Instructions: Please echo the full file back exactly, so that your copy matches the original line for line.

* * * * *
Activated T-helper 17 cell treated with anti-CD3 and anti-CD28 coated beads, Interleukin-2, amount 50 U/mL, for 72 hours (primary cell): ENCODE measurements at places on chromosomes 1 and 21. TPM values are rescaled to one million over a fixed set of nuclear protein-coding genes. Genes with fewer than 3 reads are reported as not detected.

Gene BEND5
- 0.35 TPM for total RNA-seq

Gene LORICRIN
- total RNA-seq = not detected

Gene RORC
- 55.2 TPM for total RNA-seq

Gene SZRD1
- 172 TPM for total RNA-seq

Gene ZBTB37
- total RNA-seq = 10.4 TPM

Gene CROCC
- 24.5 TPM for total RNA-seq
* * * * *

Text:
Activated T-helper 17 cell treated with anti-CD3 and anti-CD28 coated beads, Interleukin-2, amount 50 U/mL, for 72 hours (primary cell): ENCODE measurements at places on chromosomes 1 and 21. TPM values are rescaled to one million over a fixed set of nuclear protein-coding genes. Genes with fewer than 3 reads are reported as not detected.

Gene BEND5
- 0.35 TPM for total RNA-seq

Gene LORICRIN
- total RNA-seq = not detected

Gene RORC
- 55.2 TPM for total RNA-seq

Gene SZRD1
- 172 TPM for total RNA-seq

Gene ZBTB37
- total RNA-seq = 10.4 TPM

Gene CROCC
- 24.5 TPM for total RNA-seq